Sentences and Fines for Arizona Misdemeanors

Generally, any time you or a loved one is charged with a crime in Arizona, it will be labeled as a felony, a misdemeanor, or a petty offense. Felony charges in Arizona cover the most serious of crimes – things like murder, rape, and other dangerous violent illegal activities, for example. Misdemeanor charges, in contrast, are often leveled against people for criminal activities that are considered “lighter” or “not as bad.” And petty offenses are the least serious of crimes, generally punishable by a fine and nothing else.

Because misdemeanors are consider lighter, sometimes when people see that they are “only” being charged with a misdemeanor they will not believe it is necessary to fight the charges or to seek legal counsel on the matter. Or they might think that the cost involved in fighting the charges just isn’t worth it. They’ll just take their punishment and deal with it.

Unfortunately, as any good Arizona criminal attorney will tell you, though, there are no “good” crimes or “easy” punishments when you are talking about your future. Being convicted of even the most basic Arizona misdemeanors comes with fines and court costs, and many charges include some form of probation, restitution, community service, or counseling that will eat up your time and money more than you realize. And what most people don’t realize is that all Arizona misdemeanors do actually have the possibility of jail time, too. Suddenly that “lighter” charge probably isn’t looking so light. Arizona also divides misdemeanors up into different categories, so simply being charged with a misdemeanor doesn’t automatically tell you what kind of penalties you’ll be facing.

Arizona Misdemeanor Classes Have Different Attached Sentences

Merely being aware that all Arizona misdemeanors have the possibility of jail time is important, but it doesn’t begin to tell you everything. Not only are there three different classes of misdemeanors that individual crimes can fall into, each with a unique sentence attached by law, the specific circumstances of your crime can come into play as well. Mitigating factors might mean a lesser sentence, while aggravating factors could mean that you will receive one that is harsher than even the “maximum.”

If that sounds at all confusing, don’t worry – you’re in good company. Most people who aren’t directly involved in the law and legal proceedings can’t make heads or tails of the complex nature of the Arizona sentencing process. That’s why you need the knowledge and experience of an Arizona criminal attorney fighting on your side to ensure that you receive the best possible outcome. A good legal expert will walk you through the Arizona laws that pertain to your case and go over the possible penalty ranges you may face.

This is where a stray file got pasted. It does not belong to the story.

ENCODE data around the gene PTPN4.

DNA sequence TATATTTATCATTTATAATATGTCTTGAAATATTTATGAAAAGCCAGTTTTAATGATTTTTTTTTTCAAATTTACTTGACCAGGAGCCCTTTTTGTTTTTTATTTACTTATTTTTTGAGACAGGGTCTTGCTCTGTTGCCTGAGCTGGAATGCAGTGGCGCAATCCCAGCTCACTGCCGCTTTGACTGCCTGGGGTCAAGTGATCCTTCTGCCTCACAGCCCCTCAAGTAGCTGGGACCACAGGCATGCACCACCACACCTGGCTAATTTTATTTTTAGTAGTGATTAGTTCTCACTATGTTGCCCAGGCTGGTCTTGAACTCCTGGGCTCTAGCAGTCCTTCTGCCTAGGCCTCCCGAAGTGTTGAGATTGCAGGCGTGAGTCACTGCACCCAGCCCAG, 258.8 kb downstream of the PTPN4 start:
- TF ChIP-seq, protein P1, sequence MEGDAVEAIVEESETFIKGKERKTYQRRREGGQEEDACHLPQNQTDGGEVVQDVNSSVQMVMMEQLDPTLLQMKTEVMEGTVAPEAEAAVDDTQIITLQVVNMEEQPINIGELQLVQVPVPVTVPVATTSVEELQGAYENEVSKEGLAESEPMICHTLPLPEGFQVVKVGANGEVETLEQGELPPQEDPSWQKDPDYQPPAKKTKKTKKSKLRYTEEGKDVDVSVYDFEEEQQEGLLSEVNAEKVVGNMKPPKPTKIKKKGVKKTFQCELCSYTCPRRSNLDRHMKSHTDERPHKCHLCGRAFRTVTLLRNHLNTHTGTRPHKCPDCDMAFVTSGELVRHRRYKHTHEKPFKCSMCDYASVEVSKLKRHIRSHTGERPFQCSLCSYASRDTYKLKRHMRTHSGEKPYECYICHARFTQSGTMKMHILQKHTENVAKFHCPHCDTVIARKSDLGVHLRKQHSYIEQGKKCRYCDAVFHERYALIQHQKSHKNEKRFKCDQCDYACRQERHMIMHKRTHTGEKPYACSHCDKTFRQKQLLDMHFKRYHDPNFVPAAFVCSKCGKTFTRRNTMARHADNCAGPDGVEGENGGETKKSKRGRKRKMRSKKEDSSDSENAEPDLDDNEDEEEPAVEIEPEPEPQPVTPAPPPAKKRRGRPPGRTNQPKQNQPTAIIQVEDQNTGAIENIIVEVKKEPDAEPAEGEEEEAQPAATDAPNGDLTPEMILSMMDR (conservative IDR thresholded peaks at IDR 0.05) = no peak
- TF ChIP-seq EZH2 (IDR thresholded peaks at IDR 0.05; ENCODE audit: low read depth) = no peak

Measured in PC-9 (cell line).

The first thing that it is important to know when trying to determine what punishment you could be facing for your misdemeanor charge is what class of misdemeanor you are being charged with. Arizona breaks down its misdemeanor charges by class like so:

Class 3 Misdemeanor Charges

The misdemeanors that fall under this class are considered the least serious of misdemeanor charges, and the penalties attached to them reflect that. Someone convicted of a Class 3 Misdemeanor will face up to 1 year of probation time, 30 days of jail time, and a $500 fine for a person (or a $2000 fine for an enterprise).

Class 2 Misdemeanor Charges

Misdemeanor charges that fall under this class are middle-range crimes, and the penalties attached to them also fall right in the middle of the other two classes. If you are convicted of a Class 2 Misdemeanor, you will face up to 2 years of probation time, 4 months of jail time, and a fine of $750 for a person (or a $10,000 fine for an enterprise).

Class 1 Misdemeanor Charges

The most serious class of misdemeanor crimes, Class 1 misdemeanors have the harshest possible penalties that you can receive for a misdemeanor offense. Anyone who is convicted of a Class 1 Misdemeanor will face the prospect of up to 3 years of probation time, 6 months of jail time, and a fine of $2500 for a person (or a $20,000 fine for an enterprise).

It should be noted that fines for all misdemeanor classes can also include surcharges, and that certain crimes, such as DUI misdemeanors, also come with mandatory minimum charges.

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